A luddite on the rampage

Last Tuesday my computer seized up
and died.  The young man at our local computer
shop, Streetwise, was confident he’d be able to fix it, just a soft wear problem
he said, but as the days passed the story developed first from a soft wear problem
to one of irretrievable decay. 
We bought a new computer and the
Streetwise fellow offered – for a price – to install my old data, which we had
saved onto a backup disk, as all sensible people do.  The Streetwise chap had hoped to be able to save
it from the original damaged hard drive but no such luck. 
Then the back up drive only coughed
up data to 2011, the rest is not there. 
A problem with the way the back up disk was connected to our computer
via Time Zone or some such guff.  And so
we needed to take the damaged hard drive to a fellow in St Kilda Road who
retrieves lost data, again for a price.
He’s confident, this second fellow
tells me, that he can retrieve my data. 
For $440.00 economy, it will take approximately ten days; for $900 priority, he’ll need four to five days, or for emergency, he can retrieve it all in
one to two days for $1200.00.  Despite my
desire to have my data back now, right now, I opted for economy.  I can wait.
But to wait, when it feels as though
half of my life is on ice.  I exaggerate,
but this business of losing my data has unhinged me.
Strange dreams in which I move
house with two of my children as youngsters and the place, filled with many
rooms – a mansion of a place – is chaotic. 
No matter how hard I try to tidy, the kids drag toys out from everywhere
and I cannot get my house into order. 
A new computer is one thing, a fun
thing you might say, but for me it’s cruel the time it has taken to get my new
computer running and all of this dependency on the genius of my children, who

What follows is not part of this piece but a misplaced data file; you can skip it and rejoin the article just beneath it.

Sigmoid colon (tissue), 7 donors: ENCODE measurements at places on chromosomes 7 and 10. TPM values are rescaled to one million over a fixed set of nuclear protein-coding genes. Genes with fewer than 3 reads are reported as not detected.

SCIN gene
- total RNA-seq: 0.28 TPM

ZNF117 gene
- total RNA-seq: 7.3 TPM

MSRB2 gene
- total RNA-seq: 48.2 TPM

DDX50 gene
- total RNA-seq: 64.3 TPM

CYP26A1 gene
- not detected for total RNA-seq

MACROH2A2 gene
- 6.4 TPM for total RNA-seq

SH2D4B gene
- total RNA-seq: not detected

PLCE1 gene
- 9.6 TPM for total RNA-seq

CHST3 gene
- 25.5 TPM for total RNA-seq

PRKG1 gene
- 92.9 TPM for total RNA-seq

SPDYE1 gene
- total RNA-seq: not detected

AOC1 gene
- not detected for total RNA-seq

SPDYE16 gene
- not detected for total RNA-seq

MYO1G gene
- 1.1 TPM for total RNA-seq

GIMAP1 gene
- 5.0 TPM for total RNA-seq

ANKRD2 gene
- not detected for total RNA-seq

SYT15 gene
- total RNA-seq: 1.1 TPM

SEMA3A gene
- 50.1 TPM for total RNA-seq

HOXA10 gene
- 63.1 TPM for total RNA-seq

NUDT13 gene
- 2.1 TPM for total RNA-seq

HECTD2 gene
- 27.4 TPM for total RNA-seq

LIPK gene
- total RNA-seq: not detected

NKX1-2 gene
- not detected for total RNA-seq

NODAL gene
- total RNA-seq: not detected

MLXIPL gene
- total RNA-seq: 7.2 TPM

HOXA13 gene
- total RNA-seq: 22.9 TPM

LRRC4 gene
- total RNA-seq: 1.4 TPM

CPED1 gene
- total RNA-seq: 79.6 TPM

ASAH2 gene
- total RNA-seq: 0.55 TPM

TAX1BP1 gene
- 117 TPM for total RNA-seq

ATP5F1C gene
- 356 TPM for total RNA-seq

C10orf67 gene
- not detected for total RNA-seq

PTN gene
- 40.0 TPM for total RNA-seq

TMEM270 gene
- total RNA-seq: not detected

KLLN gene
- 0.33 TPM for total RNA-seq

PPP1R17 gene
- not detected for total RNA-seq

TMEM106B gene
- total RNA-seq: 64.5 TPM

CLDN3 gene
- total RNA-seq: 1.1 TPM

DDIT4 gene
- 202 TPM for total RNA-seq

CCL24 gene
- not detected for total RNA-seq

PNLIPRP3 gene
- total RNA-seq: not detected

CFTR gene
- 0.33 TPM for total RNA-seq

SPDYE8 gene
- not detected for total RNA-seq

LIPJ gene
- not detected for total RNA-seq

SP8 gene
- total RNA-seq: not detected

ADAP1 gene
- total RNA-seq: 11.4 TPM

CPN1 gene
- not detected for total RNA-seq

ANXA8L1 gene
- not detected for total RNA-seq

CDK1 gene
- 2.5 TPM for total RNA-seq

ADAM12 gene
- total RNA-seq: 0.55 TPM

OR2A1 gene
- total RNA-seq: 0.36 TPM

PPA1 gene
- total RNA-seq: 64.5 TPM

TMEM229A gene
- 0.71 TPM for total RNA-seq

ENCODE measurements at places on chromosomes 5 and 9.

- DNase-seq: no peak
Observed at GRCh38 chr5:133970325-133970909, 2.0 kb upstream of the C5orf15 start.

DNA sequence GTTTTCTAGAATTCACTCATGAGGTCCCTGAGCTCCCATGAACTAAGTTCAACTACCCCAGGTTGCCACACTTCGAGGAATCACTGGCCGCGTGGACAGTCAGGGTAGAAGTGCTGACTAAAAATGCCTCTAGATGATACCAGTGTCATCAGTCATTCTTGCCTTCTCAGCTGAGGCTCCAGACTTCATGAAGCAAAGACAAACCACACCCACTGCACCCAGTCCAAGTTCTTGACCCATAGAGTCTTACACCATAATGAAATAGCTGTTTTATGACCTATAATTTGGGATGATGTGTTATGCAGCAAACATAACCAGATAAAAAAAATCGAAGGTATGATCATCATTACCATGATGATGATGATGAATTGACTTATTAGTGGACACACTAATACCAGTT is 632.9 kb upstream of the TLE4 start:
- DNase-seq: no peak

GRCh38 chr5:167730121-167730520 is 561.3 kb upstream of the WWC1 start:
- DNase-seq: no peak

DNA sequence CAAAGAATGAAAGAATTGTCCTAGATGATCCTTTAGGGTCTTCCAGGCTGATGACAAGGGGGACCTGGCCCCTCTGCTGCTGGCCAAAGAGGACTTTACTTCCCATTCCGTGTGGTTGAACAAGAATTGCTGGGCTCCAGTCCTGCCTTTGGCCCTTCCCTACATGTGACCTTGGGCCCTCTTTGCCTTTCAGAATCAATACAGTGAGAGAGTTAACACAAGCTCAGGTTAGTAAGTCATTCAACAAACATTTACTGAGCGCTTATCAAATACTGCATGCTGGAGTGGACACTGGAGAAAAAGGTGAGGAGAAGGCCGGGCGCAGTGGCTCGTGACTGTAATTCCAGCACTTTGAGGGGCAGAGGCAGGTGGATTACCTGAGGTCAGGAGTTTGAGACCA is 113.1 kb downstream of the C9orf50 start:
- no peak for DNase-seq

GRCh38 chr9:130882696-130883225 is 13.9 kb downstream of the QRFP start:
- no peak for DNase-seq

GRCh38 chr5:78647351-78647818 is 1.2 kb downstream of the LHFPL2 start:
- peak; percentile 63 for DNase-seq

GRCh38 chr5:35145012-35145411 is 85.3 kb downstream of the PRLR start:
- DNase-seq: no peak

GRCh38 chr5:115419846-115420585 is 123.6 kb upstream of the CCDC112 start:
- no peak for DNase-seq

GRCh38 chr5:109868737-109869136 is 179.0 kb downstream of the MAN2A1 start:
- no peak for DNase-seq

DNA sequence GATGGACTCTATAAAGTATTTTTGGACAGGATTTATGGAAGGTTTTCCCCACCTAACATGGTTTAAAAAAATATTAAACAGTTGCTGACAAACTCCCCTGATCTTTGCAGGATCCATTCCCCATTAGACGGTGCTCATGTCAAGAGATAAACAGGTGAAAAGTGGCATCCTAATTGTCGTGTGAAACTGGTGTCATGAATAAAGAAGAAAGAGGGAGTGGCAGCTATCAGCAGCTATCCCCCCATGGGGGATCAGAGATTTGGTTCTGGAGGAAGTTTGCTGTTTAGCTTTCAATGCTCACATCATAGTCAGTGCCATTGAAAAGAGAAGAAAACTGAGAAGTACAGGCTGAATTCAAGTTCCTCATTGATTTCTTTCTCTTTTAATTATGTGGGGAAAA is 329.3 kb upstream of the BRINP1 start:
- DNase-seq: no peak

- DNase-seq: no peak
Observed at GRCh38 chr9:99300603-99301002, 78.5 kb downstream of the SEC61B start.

are au fait with the lingo and all things computers, is debilitating. 
I bought an IMAC but did not
realise I needed Microsoft office until I made another visit to Streetwise.  Until then almost nothing would run, and then another visit later, this time to
Office Works because Streetwise had closed by then, to get a new separate disc drive
because the newest computers are slim and lighter to carry than their
predecessors and in line with the view that one day soon DVDs will disappear altogether
as Videos did before them, the new computers no longer have the capacity to
insert discs.
I sound like a luddite or an ancient
person who cannot bear change. 
I had resisted up grading my computer
for this reason.  My computer was eight years old,
they tell me, a good long life for a hard drive. 
It seems computers do not live as
long as pets. Hard drives are destined to fail sooner or later, they tell me.  Human error and the limitations of all things mechanical. 
Inbuilt redundancy, I reckon.  It enrages me and adds
to the stockpile of junk, unless we can recycle.    And all this new stuff to
learn again. 

But then I tell myself, it’s
character building, the re-learning that is, not the accumulation of junk.